Can Lasers Really Help Feminine Rejuvenation?

Can Lasers Really Help Feminine Rejuvenation? // Photo Credit: Darunechka/iStock/Getty Images Plus

As the feminine wellness trend continues to soar, medical spas are also showcasing a range of offerings that tackle gynecological issues incurred from aging, childbirth, menopause, chemotherapy, and other health treatments using high-tech lasers, light, radiofrequency, electromagnetic fields, and more.  Among them are:

  • FemiLift by Alma Lasers: a minimally invasive outpatient solution that incorporates CO2 technology.
     
  • MonaLisa Touch by Cynosure: a laser that delivers fractional CO2 laser energy to soft tissues.
     
  • Emsella Chair by Nubodix: offers non-invasive electromagnetic stimulation of pelvic floor musculature for the purpose of rehabilitation of weak pelvic muscles and restoration of neuromuscular control for the treatment of urinary incontinence in women.
     
  • Diva by Sciton: a laser with ablative and non-ablative wavelengths that offers an in-office, minimal downtime solution for women’s gynecological and and urology health.
     
  • Thermiva by Thermi: a quick, non-invasive, non-ablative treatment delivering physician-controlled radiofrequency energy 

A word of caution. Many of these offerings are purported to address issues like vaginal laxity, painful sex, urinary incontinence, and vaginal rejuvenation needs, with medical spa practitioners and clients flooding social media with glowing reviews and reports of positive results. Over the summer of 2018, however, the Federal Drug Administration (FDA) sent a letter to seven companies (Alma Lasers, Venus Concept, BTL Industries, Cynosure, Inmode, Sciton, and Thermigen) warning them to stop marketing laser and energy-based devices and claiming they will treat conditions and symptoms related to menopause, urinary incontinence, or sexual function.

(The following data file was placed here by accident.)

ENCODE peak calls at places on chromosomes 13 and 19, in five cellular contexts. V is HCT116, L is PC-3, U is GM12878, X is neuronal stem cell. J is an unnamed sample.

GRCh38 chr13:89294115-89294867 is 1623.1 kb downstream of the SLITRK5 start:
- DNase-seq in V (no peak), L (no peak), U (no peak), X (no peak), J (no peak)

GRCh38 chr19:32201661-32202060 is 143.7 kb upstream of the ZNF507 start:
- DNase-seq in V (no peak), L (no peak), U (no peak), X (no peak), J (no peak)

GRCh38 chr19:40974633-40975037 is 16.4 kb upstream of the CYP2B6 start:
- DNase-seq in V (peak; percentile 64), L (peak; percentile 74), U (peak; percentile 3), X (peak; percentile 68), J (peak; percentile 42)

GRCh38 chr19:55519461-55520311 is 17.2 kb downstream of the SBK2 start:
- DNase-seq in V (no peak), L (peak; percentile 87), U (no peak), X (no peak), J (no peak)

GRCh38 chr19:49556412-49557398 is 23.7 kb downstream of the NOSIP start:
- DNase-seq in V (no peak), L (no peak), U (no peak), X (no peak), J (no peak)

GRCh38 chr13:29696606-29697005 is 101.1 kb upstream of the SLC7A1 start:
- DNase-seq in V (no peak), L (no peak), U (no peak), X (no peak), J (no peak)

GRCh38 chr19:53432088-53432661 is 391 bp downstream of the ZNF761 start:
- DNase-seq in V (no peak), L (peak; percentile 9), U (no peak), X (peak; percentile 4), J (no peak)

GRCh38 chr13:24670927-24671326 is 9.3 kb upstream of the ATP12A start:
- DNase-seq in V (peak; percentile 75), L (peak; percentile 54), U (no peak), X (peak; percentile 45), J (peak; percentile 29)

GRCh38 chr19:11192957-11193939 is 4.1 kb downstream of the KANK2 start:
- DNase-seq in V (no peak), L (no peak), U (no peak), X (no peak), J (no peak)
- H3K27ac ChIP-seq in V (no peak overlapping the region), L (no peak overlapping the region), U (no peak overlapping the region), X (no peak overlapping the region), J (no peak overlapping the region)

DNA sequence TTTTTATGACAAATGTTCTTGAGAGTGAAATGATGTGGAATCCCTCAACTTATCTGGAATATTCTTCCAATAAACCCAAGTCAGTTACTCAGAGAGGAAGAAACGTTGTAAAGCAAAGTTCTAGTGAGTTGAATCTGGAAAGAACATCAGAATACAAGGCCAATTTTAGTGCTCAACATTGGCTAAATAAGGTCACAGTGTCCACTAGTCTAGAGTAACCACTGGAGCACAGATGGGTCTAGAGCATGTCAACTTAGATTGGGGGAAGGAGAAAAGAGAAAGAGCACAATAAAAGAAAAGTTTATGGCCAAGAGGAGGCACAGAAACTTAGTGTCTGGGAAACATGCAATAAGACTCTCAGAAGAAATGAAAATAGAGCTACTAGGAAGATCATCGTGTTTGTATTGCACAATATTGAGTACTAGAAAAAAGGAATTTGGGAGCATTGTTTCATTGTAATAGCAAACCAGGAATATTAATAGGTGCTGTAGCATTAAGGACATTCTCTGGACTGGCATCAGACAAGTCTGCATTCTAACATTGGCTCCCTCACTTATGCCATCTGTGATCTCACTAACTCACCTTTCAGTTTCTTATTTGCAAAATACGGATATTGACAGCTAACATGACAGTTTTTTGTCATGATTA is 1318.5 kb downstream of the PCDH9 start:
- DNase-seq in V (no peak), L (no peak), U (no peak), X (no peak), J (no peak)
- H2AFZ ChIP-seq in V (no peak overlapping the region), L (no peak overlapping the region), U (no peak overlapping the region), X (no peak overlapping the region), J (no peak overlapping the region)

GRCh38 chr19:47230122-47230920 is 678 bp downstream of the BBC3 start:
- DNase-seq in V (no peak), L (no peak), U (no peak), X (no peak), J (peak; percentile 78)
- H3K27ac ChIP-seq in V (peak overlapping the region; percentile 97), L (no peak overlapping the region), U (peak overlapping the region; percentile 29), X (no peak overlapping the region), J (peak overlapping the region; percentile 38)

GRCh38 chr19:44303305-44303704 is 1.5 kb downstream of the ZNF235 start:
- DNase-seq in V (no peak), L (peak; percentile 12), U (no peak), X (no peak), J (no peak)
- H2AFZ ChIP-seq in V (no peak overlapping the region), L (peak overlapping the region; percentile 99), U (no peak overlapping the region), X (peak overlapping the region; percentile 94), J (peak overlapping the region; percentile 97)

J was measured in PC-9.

Though most of the devices have indeed been cleared for use for treatment of conditions like the destruction of abnormal or pre-cancerous cervical or vaginal tissue and genital warts, some of the more popular uses are off-label. While not technically illegal, the FDA wanted to quash what it deemed as potentially deceptive marketing. Those letters have since been addressed, according to a November update from the FDA, which stated, “The manufacturers contacted to date have responded with adequate corrections.” 

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